Here are some examples of how you can modify those simple, everyday activities I mentioned in the last blog. Make these modifications to keep from hurting, and therefore damaging, your rotator cuff;
1) Lower the items you lift from higher to lower shelves. Use step stools to reach the things you can’t lower. Move things around in your house! Store the things you use most in mid-level cabinets. Remember…don’t put them in the bottom cabinet either. Don’t forget your poor knees. Keep top and bottom cabinets for stuff you use once a month.
2) The sleeping issue is a tough one. But for sure you must stop going to sleep with your arm over or under your head. You can’t much effect what you do after you’ve gone to sleep, but if it wakes you up in pain, then put your arm back down. In time you might get out of the habit of doing that. Adjust your pillows to encourage your shoulder to stay in a painless position.
Also work on your sleep hygiene. Better sleepers are less likely to wake up with pain. See my blogs on sleep deprivation. http://barbarabergin.posterous.com/tag/sleepdeprivation
3) If you’re not an experienced throwing athlete, you should be careful when you start throwing as an adult. This is no different than trying to run a marathon. You’re not going to start out with the 26 miles. Start out with one. Same for throwing. Don’t go throw 40 balls to your 6 year old on day one. Work up to it. Make sure a few throws aren’t causing frank pain. Throw underhand. Don’t be a hero. Really. You’ll end up like bunches of my dads; not being able to do it AT ALL! Same with tennis and weekend warriors. Follow the old rules you learned a long time ago which still hold true. Work up to it. And if you have pain above and beyond the mild soreness you get with a new exercise routine, then back off. Try something different. And if you’re dead set on doing this activity and it’s causing pain every which way you try it, then you probably need to get it checked out.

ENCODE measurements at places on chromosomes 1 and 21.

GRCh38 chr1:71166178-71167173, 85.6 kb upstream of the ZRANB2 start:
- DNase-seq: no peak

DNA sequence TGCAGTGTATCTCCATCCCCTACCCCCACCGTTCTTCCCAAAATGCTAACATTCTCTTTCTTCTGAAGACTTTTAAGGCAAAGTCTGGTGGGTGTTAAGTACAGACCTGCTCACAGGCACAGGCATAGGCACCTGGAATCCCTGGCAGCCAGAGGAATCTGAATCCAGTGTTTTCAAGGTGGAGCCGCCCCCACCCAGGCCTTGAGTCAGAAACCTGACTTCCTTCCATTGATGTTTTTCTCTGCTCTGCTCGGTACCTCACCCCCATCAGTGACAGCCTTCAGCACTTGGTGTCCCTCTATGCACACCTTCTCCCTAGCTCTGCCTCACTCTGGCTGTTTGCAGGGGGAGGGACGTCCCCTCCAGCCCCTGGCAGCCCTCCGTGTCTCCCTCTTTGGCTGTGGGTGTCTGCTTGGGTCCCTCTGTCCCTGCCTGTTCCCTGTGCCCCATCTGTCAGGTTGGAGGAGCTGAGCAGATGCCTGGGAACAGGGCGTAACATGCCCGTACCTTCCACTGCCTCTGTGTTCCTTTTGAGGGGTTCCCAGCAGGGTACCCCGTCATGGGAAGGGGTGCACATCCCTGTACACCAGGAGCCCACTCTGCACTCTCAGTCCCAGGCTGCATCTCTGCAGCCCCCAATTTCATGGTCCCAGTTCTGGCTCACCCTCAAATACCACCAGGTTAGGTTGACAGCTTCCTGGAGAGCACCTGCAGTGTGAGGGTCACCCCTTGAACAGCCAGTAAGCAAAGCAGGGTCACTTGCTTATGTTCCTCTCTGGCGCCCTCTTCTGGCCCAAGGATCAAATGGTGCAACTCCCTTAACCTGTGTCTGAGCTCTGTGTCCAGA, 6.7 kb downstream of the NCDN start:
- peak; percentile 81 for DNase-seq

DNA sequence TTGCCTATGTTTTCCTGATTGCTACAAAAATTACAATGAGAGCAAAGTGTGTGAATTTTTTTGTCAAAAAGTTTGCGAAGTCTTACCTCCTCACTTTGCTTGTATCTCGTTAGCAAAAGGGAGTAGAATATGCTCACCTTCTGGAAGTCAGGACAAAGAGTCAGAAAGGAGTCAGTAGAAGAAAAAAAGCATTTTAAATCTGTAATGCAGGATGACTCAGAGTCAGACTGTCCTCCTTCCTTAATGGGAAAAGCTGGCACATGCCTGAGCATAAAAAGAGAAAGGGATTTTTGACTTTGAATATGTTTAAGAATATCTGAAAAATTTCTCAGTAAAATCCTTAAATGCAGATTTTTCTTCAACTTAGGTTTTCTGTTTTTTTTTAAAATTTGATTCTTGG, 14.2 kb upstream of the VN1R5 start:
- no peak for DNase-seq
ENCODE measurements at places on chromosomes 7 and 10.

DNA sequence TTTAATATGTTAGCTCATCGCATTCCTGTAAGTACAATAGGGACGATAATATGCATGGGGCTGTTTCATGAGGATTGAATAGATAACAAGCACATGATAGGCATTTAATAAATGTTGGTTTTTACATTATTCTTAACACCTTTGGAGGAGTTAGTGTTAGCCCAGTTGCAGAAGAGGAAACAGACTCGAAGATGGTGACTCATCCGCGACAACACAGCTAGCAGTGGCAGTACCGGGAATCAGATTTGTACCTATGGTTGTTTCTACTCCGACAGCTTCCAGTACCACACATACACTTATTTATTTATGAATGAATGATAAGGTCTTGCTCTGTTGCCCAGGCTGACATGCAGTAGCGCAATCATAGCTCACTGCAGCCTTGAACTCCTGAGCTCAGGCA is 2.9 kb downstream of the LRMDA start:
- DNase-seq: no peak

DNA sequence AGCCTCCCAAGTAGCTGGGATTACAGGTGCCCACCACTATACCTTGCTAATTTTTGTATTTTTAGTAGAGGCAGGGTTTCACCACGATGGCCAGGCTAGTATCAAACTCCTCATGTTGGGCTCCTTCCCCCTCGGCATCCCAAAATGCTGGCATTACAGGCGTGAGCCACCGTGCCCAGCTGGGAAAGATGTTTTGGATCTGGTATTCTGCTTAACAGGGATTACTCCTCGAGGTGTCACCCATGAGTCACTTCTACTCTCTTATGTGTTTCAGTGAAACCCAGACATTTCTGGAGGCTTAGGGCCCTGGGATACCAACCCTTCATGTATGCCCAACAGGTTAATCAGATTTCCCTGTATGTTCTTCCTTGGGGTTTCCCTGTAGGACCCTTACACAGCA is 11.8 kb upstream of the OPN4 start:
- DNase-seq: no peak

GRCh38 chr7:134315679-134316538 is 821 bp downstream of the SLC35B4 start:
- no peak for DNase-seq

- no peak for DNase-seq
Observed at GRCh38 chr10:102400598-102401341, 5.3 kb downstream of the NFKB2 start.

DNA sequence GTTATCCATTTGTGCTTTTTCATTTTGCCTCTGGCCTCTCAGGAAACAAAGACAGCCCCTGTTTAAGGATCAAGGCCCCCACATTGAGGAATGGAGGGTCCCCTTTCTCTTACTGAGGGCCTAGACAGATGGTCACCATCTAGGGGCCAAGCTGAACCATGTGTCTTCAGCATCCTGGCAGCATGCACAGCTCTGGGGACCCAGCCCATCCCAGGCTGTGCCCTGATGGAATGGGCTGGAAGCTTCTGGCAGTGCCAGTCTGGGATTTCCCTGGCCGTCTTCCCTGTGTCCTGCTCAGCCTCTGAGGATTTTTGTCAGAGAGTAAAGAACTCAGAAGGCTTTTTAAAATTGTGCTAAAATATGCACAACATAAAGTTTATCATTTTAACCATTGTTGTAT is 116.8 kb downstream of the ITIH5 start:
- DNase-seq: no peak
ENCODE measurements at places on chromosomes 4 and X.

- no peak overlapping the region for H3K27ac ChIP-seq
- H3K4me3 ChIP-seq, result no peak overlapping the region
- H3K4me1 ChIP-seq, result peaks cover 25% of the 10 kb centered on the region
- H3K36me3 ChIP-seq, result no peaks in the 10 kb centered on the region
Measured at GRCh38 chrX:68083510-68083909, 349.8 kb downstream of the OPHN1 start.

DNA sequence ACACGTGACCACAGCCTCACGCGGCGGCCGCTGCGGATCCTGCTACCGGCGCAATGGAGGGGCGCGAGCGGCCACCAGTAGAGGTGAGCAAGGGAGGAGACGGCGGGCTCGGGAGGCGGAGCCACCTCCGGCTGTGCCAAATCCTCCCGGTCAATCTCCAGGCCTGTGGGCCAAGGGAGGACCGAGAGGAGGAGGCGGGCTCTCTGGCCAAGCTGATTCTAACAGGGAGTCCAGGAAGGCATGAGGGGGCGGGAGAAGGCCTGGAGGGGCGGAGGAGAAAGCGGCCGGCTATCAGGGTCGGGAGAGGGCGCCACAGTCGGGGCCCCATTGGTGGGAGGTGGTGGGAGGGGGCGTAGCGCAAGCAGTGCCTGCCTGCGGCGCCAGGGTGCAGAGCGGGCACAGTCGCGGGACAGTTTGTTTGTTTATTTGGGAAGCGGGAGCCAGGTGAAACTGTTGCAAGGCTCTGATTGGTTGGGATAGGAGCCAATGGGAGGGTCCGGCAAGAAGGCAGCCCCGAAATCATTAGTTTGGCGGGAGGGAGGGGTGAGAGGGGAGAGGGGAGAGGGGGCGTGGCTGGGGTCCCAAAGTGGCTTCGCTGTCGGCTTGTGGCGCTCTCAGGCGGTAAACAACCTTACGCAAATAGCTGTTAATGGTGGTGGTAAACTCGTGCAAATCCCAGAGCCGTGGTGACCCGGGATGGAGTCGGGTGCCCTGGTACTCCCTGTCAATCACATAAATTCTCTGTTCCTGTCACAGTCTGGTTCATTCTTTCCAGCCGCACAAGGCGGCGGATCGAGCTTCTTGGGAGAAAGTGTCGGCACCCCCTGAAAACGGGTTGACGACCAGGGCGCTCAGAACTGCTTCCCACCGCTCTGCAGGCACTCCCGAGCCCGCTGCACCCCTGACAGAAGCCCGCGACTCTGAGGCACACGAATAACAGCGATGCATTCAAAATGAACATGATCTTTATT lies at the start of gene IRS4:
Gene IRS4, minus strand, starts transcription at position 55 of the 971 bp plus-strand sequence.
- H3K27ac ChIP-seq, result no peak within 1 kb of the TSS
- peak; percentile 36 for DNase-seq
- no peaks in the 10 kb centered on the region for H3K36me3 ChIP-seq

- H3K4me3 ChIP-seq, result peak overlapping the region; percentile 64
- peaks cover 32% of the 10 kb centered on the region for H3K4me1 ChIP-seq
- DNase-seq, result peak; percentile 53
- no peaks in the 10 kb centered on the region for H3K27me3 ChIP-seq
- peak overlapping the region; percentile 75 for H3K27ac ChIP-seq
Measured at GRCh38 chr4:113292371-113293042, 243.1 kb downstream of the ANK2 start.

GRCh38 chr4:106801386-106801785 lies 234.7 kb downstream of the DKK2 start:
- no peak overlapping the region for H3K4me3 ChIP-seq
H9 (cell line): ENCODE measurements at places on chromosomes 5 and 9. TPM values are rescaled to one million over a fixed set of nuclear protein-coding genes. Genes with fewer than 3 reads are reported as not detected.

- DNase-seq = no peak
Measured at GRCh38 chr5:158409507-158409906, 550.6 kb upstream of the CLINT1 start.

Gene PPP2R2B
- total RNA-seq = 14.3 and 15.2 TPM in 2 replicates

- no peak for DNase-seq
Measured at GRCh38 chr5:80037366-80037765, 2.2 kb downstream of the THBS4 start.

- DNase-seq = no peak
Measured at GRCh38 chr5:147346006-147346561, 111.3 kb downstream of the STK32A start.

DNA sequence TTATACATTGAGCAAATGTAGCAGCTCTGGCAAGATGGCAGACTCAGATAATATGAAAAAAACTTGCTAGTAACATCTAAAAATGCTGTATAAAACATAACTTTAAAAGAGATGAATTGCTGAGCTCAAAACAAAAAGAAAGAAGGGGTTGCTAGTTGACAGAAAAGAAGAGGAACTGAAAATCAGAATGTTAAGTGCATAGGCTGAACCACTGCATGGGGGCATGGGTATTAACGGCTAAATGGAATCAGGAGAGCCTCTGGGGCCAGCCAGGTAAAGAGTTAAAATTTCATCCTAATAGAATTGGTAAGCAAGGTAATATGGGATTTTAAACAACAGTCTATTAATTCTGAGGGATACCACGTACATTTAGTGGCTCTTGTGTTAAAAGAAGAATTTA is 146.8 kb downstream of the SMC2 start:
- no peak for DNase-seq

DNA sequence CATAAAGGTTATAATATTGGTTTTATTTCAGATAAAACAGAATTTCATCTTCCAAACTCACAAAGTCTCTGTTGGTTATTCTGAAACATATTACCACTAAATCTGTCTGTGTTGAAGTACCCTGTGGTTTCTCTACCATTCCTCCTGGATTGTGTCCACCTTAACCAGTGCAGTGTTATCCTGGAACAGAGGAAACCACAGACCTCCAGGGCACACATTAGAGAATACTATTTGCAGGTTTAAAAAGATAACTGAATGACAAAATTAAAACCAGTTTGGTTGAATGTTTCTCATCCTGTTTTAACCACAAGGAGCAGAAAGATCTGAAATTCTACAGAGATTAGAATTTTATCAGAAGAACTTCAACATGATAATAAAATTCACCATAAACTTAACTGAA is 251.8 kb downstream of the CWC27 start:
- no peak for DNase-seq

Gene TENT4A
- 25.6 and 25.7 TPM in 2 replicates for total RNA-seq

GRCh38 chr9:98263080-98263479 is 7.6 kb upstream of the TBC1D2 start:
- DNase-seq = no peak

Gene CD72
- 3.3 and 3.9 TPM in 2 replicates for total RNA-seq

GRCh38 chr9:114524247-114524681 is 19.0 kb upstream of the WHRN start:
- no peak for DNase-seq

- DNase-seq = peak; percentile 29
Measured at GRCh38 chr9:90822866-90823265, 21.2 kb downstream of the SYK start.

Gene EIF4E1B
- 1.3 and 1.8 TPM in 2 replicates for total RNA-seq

4) Get a smaller purse or open your passenger seat, put your purse in and walk around to the other side.
Modify any activity which is not necessary to do for the quality of your life. If you can modify…then modify!
These are good rules of thumb for just about any adult repetitive strain disorder. I have followed them myself and have cured myself of shoulder impingement syndrome, greater trochanteric bursitis, ankle tendonitis, tennis elbow, among other things. Yep, like you, I’m falling apart. Getting old. I’m entering those “golden years.” And I continue to try to beat myself up. But I stick to these principles and most of these conditions are dead in the water in about 6 weeks or less. I usually try to get well without medications so I can test my theory of activity modification out. And it works.
Next time I’ll talk about what to do when modifying an activity affects the quality of your life. Therein lies the rub.